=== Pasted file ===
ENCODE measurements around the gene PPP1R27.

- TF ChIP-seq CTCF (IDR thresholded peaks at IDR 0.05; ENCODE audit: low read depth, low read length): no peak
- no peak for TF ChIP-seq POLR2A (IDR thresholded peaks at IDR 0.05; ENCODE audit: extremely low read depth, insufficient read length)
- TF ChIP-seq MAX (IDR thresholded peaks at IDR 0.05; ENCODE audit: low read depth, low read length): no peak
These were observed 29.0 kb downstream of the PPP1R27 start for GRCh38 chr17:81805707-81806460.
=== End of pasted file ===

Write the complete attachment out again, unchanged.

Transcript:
ENCODE measurements around the gene PPP1R27.

- TF ChIP-seq CTCF (IDR thresholded peaks at IDR 0.05; ENCODE audit: low read depth, low read length): no peak
- no peak for TF ChIP-seq POLR2A (IDR thresholded peaks at IDR 0.05; ENCODE audit: extremely low read depth, insufficient read length)
- TF ChIP-seq MAX (IDR thresholded peaks at IDR 0.05; ENCODE audit: low read depth, low read length): no peak
These were observed 29.0 kb downstream of the PPP1R27 start for GRCh38 chr17:81805707-81806460.